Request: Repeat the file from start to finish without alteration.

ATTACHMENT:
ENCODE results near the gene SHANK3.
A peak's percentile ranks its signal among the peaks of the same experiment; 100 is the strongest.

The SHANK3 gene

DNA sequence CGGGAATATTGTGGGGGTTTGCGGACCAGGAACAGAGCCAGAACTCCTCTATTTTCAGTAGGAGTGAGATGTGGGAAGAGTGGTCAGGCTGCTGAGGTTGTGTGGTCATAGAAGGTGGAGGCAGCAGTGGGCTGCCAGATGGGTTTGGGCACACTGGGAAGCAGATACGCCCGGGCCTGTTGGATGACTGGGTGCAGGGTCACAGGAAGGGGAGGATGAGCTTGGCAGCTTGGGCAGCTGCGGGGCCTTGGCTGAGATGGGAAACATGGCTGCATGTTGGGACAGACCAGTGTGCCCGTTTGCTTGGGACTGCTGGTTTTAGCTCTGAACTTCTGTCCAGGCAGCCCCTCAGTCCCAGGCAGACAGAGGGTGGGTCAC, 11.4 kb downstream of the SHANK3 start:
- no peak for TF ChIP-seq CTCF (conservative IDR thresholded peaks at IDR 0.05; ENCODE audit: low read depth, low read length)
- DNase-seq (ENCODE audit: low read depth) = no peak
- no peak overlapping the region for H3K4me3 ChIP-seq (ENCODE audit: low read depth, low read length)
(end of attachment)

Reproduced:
ENCODE results near the gene SHANK3.
A peak's percentile ranks its signal among the peaks of the same experiment; 100 is the strongest.

The SHANK3 gene

DNA sequence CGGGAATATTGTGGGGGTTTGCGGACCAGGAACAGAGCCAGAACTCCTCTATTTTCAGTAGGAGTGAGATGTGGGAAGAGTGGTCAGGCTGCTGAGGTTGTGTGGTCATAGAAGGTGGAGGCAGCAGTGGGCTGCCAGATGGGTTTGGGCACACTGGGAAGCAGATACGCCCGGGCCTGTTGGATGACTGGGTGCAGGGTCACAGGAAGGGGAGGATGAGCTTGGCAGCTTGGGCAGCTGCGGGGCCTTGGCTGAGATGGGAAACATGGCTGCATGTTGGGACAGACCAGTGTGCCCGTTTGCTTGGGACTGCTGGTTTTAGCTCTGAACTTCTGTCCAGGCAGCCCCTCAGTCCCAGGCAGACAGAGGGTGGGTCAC, 11.4 kb downstream of the SHANK3 start:
- no peak for TF ChIP-seq CTCF (conservative IDR thresholded peaks at IDR 0.05; ENCODE audit: low read depth, low read length)
- DNase-seq (ENCODE audit: low read depth) = no peak
- no peak overlapping the region for H3K4me3 ChIP-seq (ENCODE audit: low read depth, low read length)